When it came to waterproofing the planking, splining was favoured over caulking. This method involves the insertion of wooden strips or splines which are glued in place between the planks. The splines, like the planks, are made of mahogany above the waterline and iroko below, as are the caps that conceal the screw heads. Then all that remains to be done is to sand off anything that stands proud….. Meanwhile other yard staff are busy inside the yacht positioning the new floor plates of stainless steel, a material widely used as soon as it became available to replace mild steel, which corroded fast. Twenty of the floor plates are made of flat iron, the others sheet stainless steel, bolted onto the ribs and skins. Finally the transversal plates that give the hull rigidity are made of sheet stainless steel, pierced with round holes.
The deck covering is made by the usual method of laying teak laths over plywood, which ensures that it is watertight. The deckhouse is made of mahogany and the sails will be hoisted on blocks, as there are no winches on board.
Such are the secrets of Mariska’s restoration. The next steps will be the laying of the deck covering and installation of the skylights and the interior technical fittings, the pipework and the wiring, before the interior is fitted out with the furniture. It will be a light and airy interior, with the panelling and deckheads painted in Boston white. There will be two shower rooms midships (one for the crew and one for the owner), and ample headroom to suit Mariska’s tall owner. The saloon will be in the centre. It will all be very classic, and very close to the original……
ARCHITECTS JACQUES AND NICOLAS FAROUX: “THIS IS A RESTORATION!”
Jacques Faroux and his son Nicolas, naval architects from Cannes, are specialists in the Metre Class yachts. They have restored several 8 and 6-Metre Class yachts besides being entrusted with the restoration of the 12-Metre Class France 3 and since then, all of the Metre Class yachts based in the Mediterranean have passed through their hands. It was only natural that they should be brought into the project, Marc Pajot having discovered a long time ago that they had some ten mast plans and several refits on the go.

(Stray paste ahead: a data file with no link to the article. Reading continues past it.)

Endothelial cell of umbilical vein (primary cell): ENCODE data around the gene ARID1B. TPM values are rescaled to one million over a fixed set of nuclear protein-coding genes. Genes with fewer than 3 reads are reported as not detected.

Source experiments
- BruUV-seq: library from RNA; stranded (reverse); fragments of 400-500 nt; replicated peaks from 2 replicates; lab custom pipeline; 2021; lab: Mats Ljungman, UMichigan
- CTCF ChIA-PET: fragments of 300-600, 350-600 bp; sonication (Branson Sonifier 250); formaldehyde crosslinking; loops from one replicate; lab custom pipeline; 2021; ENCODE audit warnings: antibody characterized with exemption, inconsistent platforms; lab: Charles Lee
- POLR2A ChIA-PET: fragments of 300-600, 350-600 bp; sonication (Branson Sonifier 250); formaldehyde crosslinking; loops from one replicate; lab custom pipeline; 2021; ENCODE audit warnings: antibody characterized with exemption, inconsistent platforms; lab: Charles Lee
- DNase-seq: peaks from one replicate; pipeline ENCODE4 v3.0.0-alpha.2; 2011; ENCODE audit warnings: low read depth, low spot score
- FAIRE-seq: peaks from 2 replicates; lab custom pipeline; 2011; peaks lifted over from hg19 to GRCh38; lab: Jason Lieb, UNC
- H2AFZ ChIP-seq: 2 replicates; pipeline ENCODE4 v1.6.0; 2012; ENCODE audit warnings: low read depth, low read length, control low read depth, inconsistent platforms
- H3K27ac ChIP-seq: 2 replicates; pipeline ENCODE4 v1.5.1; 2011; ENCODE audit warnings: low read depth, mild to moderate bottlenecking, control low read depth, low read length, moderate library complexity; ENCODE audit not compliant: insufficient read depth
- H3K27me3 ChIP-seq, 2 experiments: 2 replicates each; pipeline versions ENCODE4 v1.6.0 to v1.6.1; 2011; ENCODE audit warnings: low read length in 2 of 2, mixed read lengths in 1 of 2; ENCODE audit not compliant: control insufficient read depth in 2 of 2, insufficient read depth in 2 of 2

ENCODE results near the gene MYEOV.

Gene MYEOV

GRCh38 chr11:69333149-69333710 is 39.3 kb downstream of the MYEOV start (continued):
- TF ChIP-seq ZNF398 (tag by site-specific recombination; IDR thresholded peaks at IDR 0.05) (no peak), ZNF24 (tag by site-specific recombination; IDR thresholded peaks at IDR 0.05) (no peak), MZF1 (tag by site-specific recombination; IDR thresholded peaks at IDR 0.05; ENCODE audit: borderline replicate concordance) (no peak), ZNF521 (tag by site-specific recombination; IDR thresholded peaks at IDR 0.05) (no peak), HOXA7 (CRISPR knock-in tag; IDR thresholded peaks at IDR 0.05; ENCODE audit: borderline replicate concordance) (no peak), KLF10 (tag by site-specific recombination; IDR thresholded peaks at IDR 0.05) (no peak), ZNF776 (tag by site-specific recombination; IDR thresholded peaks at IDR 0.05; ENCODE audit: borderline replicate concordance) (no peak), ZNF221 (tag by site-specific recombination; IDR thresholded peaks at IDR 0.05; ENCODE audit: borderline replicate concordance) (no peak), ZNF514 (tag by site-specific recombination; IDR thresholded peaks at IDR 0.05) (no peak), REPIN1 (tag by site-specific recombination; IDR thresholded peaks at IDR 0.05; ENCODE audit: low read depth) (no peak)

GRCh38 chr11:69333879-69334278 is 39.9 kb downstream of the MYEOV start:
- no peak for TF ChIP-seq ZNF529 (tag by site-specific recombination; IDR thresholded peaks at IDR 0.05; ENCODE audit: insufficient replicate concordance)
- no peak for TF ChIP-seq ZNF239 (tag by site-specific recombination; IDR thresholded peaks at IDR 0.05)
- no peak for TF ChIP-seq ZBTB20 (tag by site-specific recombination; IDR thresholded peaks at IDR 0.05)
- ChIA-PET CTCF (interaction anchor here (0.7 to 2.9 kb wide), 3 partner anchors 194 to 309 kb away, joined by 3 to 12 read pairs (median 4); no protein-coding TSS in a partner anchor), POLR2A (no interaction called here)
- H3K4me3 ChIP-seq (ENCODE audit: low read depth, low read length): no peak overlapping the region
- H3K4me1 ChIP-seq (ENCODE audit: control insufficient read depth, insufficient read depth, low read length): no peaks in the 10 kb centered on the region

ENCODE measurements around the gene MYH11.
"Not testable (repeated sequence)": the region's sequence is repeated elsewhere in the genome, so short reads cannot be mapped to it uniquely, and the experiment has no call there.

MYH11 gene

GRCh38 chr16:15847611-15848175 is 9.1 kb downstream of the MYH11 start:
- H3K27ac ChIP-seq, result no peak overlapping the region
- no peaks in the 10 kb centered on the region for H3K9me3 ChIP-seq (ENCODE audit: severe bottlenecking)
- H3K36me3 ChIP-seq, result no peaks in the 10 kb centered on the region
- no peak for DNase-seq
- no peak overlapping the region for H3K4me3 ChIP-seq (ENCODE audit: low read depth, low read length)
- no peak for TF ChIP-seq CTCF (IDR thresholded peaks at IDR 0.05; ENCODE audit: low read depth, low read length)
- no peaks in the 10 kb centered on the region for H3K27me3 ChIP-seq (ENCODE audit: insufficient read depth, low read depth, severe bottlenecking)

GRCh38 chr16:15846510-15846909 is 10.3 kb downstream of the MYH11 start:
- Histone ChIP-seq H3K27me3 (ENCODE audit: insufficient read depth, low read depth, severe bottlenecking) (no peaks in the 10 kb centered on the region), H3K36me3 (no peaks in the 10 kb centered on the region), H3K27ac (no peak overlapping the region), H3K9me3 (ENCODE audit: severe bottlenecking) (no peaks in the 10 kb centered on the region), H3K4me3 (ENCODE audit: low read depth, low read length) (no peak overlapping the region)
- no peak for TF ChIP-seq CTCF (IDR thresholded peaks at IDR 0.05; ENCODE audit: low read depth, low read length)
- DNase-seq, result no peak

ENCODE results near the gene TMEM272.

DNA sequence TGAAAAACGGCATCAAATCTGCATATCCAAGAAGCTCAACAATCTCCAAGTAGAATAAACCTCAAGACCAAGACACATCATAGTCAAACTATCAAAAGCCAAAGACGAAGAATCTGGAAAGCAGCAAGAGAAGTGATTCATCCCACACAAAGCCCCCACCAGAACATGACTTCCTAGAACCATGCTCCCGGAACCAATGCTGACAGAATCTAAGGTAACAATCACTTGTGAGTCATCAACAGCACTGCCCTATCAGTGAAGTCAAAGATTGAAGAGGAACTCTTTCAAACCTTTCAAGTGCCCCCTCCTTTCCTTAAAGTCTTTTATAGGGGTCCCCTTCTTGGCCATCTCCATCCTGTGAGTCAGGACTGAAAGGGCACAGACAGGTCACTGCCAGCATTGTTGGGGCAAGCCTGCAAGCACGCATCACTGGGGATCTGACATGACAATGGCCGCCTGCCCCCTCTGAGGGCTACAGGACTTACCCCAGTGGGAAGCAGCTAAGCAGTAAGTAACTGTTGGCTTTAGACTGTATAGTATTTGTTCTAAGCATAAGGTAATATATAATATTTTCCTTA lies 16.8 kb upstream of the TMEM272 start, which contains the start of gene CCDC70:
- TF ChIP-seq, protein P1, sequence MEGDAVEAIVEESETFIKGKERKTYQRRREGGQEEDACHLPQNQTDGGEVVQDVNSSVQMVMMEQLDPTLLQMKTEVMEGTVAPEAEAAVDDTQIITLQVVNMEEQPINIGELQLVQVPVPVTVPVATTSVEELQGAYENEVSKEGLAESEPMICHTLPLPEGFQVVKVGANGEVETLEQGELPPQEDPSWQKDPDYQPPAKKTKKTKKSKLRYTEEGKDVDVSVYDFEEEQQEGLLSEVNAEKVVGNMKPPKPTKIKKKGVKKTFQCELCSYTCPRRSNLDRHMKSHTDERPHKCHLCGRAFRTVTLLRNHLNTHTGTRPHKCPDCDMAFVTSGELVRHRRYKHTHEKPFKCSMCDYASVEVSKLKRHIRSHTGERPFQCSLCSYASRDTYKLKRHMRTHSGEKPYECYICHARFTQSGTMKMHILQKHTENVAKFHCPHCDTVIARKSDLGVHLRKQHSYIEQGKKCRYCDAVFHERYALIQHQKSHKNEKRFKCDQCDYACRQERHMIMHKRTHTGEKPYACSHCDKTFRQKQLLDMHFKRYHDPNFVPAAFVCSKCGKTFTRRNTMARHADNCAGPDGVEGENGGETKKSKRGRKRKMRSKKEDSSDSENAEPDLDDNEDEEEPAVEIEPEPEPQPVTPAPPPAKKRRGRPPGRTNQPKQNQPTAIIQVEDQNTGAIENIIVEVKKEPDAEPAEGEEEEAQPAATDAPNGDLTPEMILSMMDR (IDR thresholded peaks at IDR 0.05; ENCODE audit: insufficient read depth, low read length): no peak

“Mariska was in a fragile state. She had been repeatedly modified and badly restored at different periods. Proof of this is to be found in her planking, which is in teak, mahogany and pine. But this is a restoration and not a rebuild, as we have retained as many recoverable parts as possible. We even wanted to keep the old rudder, which is obviously original, but this was not to be. Still we kept the bronze fittings off it, and used it as a template so that the new one was the same. The boat’s draught had been greatly reduced, so we restored her keel to its original depth. But our main concern, with the owner’s agreement, has been to bring her back to compliance with 15-Metre Class rules. One century on, not much has changed. Of course we now have the use of some modern materials that were not known at the time when she was built, but one has to apply a certain code of ethics and respect the boat. The hull will be a bit stiffer, but the owner wants a safer yacht which is stiff under canvas, and the performance of the Dacron sails compared to the original cotton sails will largely compensate for the increased hull stiffness. We have designed a rig which is practically identical to the original rig. As for the difference between the original measurement rules and the CIM rules, the latter oblige us to take account of aesthetic factors which protect the yacht’s classic appearance but do not take account of performance, which is a heresy….”